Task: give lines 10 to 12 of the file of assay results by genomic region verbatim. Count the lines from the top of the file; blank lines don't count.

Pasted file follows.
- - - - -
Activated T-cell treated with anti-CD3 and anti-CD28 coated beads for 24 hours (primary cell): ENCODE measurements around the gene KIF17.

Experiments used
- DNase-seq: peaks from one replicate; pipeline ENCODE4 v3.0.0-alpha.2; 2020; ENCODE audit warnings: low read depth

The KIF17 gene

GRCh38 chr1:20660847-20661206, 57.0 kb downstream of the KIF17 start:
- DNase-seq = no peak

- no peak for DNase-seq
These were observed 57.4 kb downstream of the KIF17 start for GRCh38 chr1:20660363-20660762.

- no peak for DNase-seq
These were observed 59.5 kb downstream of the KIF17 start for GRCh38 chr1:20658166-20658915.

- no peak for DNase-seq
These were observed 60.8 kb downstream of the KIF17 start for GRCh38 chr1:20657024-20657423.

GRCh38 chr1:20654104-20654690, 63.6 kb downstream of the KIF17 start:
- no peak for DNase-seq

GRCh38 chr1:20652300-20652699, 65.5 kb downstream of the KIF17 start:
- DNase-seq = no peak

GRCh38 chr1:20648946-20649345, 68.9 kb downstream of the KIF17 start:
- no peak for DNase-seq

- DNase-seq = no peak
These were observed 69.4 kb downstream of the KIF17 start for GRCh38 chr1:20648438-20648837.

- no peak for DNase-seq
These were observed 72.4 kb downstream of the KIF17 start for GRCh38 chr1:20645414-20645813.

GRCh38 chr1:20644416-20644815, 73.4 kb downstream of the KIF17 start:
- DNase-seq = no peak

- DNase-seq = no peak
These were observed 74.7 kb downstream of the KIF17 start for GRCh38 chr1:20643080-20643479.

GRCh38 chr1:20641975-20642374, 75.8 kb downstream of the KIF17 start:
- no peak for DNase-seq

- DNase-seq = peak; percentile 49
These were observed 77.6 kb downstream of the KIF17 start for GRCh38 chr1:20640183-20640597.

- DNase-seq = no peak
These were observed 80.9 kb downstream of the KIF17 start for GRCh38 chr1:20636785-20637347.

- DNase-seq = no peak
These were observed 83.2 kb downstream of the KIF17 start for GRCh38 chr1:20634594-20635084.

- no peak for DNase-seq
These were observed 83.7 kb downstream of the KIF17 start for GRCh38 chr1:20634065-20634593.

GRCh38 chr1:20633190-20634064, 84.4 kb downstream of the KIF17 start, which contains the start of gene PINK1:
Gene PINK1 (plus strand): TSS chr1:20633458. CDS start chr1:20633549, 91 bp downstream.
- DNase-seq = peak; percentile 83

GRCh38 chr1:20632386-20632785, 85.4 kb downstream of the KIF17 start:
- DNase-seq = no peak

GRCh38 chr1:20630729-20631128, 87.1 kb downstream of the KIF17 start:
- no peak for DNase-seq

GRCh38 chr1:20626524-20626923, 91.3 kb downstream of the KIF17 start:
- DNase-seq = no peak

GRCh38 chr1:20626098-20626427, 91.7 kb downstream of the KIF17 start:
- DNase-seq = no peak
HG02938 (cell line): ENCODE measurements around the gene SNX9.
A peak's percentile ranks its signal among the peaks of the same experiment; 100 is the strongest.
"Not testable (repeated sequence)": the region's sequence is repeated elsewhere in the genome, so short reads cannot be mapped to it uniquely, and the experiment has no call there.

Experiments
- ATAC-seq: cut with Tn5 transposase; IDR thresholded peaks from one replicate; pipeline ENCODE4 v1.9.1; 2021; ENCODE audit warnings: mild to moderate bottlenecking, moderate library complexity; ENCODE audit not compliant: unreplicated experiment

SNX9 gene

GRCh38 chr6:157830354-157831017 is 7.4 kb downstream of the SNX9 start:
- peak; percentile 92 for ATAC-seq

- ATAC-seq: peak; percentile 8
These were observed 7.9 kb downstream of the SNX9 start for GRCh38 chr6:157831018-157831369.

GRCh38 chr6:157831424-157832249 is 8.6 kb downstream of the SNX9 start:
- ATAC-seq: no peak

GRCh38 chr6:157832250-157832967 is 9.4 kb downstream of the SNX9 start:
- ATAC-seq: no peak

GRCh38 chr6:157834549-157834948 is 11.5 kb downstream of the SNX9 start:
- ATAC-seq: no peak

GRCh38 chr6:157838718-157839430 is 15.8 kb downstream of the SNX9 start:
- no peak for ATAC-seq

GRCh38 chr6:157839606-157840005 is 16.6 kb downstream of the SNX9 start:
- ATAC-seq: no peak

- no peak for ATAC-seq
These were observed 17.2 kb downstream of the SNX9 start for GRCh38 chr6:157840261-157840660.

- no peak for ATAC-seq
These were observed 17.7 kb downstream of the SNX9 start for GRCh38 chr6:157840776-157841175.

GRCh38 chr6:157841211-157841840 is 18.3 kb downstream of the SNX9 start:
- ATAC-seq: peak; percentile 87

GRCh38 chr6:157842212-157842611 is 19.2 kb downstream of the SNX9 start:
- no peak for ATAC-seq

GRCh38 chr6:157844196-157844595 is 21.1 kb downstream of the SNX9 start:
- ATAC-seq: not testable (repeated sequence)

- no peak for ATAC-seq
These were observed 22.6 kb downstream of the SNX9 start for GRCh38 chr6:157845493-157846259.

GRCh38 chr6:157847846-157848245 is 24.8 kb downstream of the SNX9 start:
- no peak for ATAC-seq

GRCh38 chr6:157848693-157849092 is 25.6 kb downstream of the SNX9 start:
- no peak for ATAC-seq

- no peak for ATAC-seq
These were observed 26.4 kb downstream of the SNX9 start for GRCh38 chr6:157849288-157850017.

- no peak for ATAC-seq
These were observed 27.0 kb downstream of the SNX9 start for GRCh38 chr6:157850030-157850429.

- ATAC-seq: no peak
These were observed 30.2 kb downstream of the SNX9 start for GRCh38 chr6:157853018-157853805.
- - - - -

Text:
These were observed 59.5 kb downstream of the KIF17 start for GRCh38 chr1:20658166-20658915.

- no peak for DNase-seq
These were observed 60.8 kb downstream of the KIF17 start for GRCh38 chr1:20657024-20657423.